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Outdoor Workers At Risk

 September 15, 2021 at 5:17 AM PDT

Good Morning, I’m Annica Colbert….it’s Wednesday September 15th. >>>> Climate Change and working outside More on that next, but first... let’s do the headlines…. ###### California voters have rejected the effort to recall Governor Gavin Newsom, by a margin of two to one. The Associated Press called the race less than an hour after the polls had closed. Newsom spoke to reporters in Sacramento minutes later. We said yes to science, we said yes to vaccines, we said yes to this pandemic. We said yes to people’s right to vote without fear of fake fraud or voter suppression. We said yes to women’s fundamental constitutional right to decide for herself what she does with her body.” ######## In just about two weeks the state’s vaccination mandate for health care workers goes into effect. Unlike other requirements, there’s no testing opt-out option. Already health systems are getting hundreds of requests for religious exemptions, but legal analyst Dan Eaton says there’s a gray area in determining what actually qualifies as a religious exemption-- employers certainly can have employees fill out a form explaining the basis of the religious exemption that’s really designed to see really the basis of the religious exemption is really tied to religion or whether it’s tied to a philosophical resistance. ….. San Diego county public health officials reported 593 new coronavirus infections and 5 additional deaths on tuesday. According to the county’s latest numbers, daily hospitalizations of covid-19 are more than 47 times higher among the unvaccinated than compared to those who are fully vaccinated. ######### From KPBS, you’re listening to San Diego News Now. Stay with me for more of the local news you need. A recent study of the planet’s warming climate predicts working outside will become riskier as communities endure more extreme heat days more often. KPBS Environment Reporter Erik Anderson says that has implications for the nation’s economy. Josh Middleton scans a project blueprint in the shadow of a trolley platform at University Towne Center. “We have to run a pipe from here to here. 33-dash-one. Okay….. Middleton runs Siege Electric. The firm is a sub-contractor on the mid coast trolley extension, one of the county’s largest public works projects. His workers Visall Chann and Brandon Shortreed are up on a cherry picker under a track platform. They are drilling holes into the underside of the trolley bridge, installing electrical lines that connect to an electrical box just across the street. “I don’t see it on this column here.” Only select columns under trolley stations will be lit, so passengers can find the platforms at night. Middleton says this work is fortunately in the shade. But that’s not the case for every job. In fact the sun and heat can be brutal without special gear. “They make certain visors. Your sunglasses. Different types of cooling packs.” Gear sometimes isn’t enough as hot spells get more intense, happen more often and last longer. Middleton says the key is finding ways to cope. “It’s really based on the circumstances of the job environment. We would increase water intake and we would probably allow more time for break periods.” Union rules require extra attention for people working in hot conditions. Middleton makes sure his employees have plenty of shade and at least two gallons of water per worker, but climate scientists warn that making simple adjustments may not be enough soon. A recent report – Too Hot to Work -- from the Union of Concerned Scientists finds outdoor workers face higher risks as the number of extreme heat days goes up and the intensity of heat spells increases. “Between now and the middle of the century outdoor workers are going to increasingly lose work time because it’s too hot to work. And in many cases it’s going to mean that they lose out on potential earnings as well.” The Union of Concerned Scientist’s climate researcher Kristina Dahl says those lost earnings could total more than 55 billion dollars a year by the middle of the century. And communities of color will suffer more. “People who identify as Black, African American, Hispanic, or Latino make up about 32 percent of the population in the US. But they make up about 40 percent of outdoor workers and is some different occupations those numbers are even higher.” The analysis concludes that more than seven million workers could lose up to ten percent of their pay because extreme heat conditions keep them from doing their job. Employers can provide extra protection and more breaks, but the Concerned Scientist’s Rachel Licker says avoiding work in the middle of the day doesn’t always help. “Shifting work schedules to cooler parts of the day can in and of itself have implications that are negative to outdoor workers. Not everyone wants to work nigh-time shifts. It can have implications for your ability to see your family, our mental health, etcetera…” Licker says the federal government can take action to keep workers from suffering in the heat, as it protects their pocketbooks. She says all those lost wages would have negative effects on local, regional and national economies. But Licker says slowing climate change remains the best strategy for avoiding extreme heat. “We can save tens of billions of dollars in outdoor worker earnings if we take action now. And those solutions to climate change, we have in hand. These are measures like investing in more renewable energy resources. We can get off fossil fuels. Electrifying more of our energy systems” A recent United Nation’s climate report found moderating climate is a good strategy, but climate change is already here and companies and workers will have to find ways to cope with the extra heat. Erik Anderson KPBS News ########## Just in time for the peak of wildfire season, San Diego county has a new tool to help combat the blazes. KPBS’ Melissa Mae was on site for a demonstration. MM: San Diego County’s first “heli-hydrant” is now accessible to the region’s fleet of fire-fighting helicopters to help combat wildfires.This new 5,000-gallon water tank can be continuously refilled and remotely controlled by a helicopter pilot… just the way fire trucks hook up to hydrants on the street. MM: North County Fire Protection District Chief Keith McReynolds says there are a lot of devastating wildfires in this region. His district partnered with the Rainbow Municipal Water Department and CAL FIRE San Diego to build the heli-hydrant KM “To have a dedicated water source like this, a water resource is incredibly valuable and we certainly will be using it, hopefully not to soon, but I’m sure it will eventually see some use.” MM: This partnership is known as the Rapid Aerial Water Supply system… It's designed to proactively combat wildfires and protect life and property. Melissa Mae KPBS News. ########## A contentious San Diego county board of supervisors public hearing resulted in a vote declaring the county a champion for reproductive freedom. The overwhelming majority of people who asked to speak at the meeting were against the declaration. Kpbs’ alexandra rangel has more. VM: “Access to safe and legal abortion is social justice, its racial justice and its economic justice.” AR: The motion passed in a 3 -1 vote in favor of declaring the County of San Diego a champion for reproductive freedom. County Supervisor Nora Vargas is leading the efforts in the fight to respect a woman's choice when it comes to their reproductive health. Vargas says the county will remain a safe haven for women. VM: “We must promote and protect women's rights to access healthcare services and we must fund efforts to provide free and accessible health screening to all women in our county.” AR: Alexandra Rangel KPBS News. ########## GARMENT WORKERS IN CALIFORNIA ARE A STEP CLOSER TO HAVING GUARANTEED HOURLY WAGES, THANKS TO A BILL THAT IS WAITING TO BE SIGNED BY THE GOVERNOR. KCRW'S BENJAMIN GOTTLIEB HAS THE STORY. Coming up.... Many workers in the US are facing burnout, as a result of the pandemic and overall stressful working conditions. But are there any protections for workers facing mental health challenges in the workplace? We’ll have more on that next, just after the break. There’s an interesting dispute taking place between San Diego county and the county’s former chief medical officer, Dr. Nick Yphantides. Known to many as Dr. Nick, he was a prominent county spokesman during the early days of the Covid 19 pandemic. Here’s Yphantides…. “But I must be transparent and admit that eventually the stress became overwhelming for me. I couldn’t run from it. I began suffering from depression and overwhelming anxiety. I lost my ability to sleep. And so in that situation, I did what I believe any of us would tell our loved ones to do. To take a brief leave of absence.” After he took a medical leave of absence, Yphantides claims he was not allowed to resume his position with the county. Now, in a lawsuit filed against the county, the doctor’s attorney claims Yphantides was “thrown away” because of his mental health disability. The county has not commented on the pending litigation. We are often told that there’s a stigma surrounding mental health problems that prevents many people from seeking treatment. But – can that affect employment? what protections are in place for workers? And what can workplaces do to help those experiencing mental health challenges? Catherine Mattice is the Founder and CEO of Civility Partners --an HR consulting firm focusing on helping organizations create respectful and positive workplace cultures. She spoke with KPBS midday Edition Host Maureen Kavanaugh. Here’s that interview. And that was Catherine Mattice, Founder and CEO of Civility Partners, speaking with KPBS midday Edition host Maureen Kavanaugh That’s it for the podcast today. Be sure to catch KPBS Midday Edition At Noon on KPBS radio, or check out the Midday podcast. You can also watch KPBS Evening Edition at 5 O’clock on KPBS Television, and as always you can find more San Diego news online at KPBS dot org. I’m Annica Colbert. Thanks for listening and have a great day.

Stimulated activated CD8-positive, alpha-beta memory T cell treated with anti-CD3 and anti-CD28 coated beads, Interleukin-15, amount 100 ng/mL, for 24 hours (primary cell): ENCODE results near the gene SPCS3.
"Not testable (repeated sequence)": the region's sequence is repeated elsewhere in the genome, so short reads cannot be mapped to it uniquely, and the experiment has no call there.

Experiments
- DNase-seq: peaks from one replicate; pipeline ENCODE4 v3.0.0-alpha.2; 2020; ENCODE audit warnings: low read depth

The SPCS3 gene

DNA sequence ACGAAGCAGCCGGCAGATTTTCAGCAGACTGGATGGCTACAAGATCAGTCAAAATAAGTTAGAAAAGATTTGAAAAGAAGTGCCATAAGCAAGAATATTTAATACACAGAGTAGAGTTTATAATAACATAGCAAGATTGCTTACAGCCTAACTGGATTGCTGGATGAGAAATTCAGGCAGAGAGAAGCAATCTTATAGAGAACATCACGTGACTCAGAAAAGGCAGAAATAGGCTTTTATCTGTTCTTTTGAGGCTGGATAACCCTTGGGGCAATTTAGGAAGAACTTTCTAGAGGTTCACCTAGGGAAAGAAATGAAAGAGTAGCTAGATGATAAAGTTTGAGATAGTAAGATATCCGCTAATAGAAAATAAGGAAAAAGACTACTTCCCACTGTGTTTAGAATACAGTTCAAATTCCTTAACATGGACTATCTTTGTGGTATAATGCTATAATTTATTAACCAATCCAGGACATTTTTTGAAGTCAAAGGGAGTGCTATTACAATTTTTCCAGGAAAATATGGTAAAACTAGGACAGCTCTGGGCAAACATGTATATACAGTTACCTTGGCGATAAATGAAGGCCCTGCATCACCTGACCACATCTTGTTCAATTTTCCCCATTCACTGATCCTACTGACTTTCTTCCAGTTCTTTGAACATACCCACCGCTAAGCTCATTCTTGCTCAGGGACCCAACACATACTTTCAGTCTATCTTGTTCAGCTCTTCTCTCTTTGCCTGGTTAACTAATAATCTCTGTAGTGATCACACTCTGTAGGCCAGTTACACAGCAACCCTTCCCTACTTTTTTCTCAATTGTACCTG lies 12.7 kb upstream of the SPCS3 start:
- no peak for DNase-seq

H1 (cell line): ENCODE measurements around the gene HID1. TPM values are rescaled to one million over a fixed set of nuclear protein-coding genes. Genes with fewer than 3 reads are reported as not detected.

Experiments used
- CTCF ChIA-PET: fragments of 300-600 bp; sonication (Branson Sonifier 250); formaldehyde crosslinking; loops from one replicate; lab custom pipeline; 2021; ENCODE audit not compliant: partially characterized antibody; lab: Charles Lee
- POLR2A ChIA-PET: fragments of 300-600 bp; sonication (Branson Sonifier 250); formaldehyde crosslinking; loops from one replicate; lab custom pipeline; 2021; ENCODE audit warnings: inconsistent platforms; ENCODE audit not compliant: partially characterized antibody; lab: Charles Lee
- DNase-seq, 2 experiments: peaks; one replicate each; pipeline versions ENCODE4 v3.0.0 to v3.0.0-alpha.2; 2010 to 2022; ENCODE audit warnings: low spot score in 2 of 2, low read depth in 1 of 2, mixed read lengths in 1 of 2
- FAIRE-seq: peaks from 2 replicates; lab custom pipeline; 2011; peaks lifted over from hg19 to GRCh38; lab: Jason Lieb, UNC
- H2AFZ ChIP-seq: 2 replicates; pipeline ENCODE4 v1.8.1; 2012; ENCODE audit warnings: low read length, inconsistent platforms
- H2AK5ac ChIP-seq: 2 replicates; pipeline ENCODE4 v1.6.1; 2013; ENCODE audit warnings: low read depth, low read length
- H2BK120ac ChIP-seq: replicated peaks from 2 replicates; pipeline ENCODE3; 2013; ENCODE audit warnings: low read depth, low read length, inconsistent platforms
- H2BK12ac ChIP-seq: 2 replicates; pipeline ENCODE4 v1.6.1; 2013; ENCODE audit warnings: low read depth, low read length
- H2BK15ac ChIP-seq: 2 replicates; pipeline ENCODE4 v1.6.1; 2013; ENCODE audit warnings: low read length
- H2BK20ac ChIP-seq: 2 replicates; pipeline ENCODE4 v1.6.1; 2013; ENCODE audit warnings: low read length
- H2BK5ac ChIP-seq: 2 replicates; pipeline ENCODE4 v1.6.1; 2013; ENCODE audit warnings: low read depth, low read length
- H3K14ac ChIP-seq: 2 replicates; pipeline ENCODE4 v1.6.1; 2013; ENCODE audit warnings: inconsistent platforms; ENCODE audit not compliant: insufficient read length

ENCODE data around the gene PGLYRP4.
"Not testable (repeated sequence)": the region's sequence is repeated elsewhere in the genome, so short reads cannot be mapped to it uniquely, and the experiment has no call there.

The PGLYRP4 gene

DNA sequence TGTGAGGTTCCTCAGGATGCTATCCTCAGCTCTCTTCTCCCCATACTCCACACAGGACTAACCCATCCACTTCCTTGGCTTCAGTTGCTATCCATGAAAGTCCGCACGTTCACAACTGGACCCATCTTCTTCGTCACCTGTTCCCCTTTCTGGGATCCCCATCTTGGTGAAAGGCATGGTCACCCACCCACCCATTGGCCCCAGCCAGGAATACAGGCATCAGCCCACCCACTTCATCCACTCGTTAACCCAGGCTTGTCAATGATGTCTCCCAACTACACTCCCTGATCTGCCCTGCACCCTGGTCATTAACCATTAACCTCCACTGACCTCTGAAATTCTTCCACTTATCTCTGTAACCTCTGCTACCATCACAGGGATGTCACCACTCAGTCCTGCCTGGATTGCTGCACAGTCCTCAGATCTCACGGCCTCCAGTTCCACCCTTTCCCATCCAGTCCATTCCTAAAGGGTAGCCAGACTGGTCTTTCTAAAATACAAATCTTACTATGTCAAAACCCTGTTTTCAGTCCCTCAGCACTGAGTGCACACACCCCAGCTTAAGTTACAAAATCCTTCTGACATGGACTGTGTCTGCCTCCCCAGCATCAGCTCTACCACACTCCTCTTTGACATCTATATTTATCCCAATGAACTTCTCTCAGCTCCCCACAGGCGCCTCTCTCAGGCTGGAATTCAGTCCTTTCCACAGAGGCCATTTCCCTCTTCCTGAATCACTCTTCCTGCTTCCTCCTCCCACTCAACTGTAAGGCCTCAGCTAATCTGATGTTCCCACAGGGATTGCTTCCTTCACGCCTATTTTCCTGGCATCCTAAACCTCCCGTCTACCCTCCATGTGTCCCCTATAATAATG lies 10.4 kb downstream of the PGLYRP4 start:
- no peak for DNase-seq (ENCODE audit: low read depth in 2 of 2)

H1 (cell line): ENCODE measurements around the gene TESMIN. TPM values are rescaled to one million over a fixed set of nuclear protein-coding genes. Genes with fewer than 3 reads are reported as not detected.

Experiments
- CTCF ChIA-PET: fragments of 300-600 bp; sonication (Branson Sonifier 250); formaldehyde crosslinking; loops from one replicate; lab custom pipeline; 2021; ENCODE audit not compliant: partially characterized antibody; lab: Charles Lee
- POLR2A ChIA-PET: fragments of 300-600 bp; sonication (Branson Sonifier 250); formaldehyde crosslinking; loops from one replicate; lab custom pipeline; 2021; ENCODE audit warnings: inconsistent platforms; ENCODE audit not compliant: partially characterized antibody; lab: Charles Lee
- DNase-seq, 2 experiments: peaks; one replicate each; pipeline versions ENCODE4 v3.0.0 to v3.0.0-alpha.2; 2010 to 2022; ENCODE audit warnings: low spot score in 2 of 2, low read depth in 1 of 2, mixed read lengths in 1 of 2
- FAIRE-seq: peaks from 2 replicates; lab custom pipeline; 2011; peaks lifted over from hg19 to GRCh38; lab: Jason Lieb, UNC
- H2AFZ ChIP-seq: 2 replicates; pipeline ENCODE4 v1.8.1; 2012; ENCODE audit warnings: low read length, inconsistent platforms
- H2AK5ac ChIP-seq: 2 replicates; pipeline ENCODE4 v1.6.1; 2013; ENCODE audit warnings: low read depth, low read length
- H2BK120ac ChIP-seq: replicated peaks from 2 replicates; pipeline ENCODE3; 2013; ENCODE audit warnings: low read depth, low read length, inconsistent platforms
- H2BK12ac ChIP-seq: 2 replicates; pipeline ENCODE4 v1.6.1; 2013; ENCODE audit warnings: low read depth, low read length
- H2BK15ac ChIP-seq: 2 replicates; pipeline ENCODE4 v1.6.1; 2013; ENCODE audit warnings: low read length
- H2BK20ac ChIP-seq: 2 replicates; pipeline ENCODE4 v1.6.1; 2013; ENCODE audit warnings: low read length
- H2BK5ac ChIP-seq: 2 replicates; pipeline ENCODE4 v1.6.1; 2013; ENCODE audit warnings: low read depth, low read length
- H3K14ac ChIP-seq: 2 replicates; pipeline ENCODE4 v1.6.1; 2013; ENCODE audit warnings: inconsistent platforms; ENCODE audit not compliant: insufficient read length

The warming climate means intense heat will begin to limit when and how long people can work outside. Meanwhile, after a lengthy and at times contentious public hearing, the Board of Supervisors voted 3-1 Tuesday to declare San Diego County a "champion of reproductive freedom." Plus, handling mental health issues in the workplace.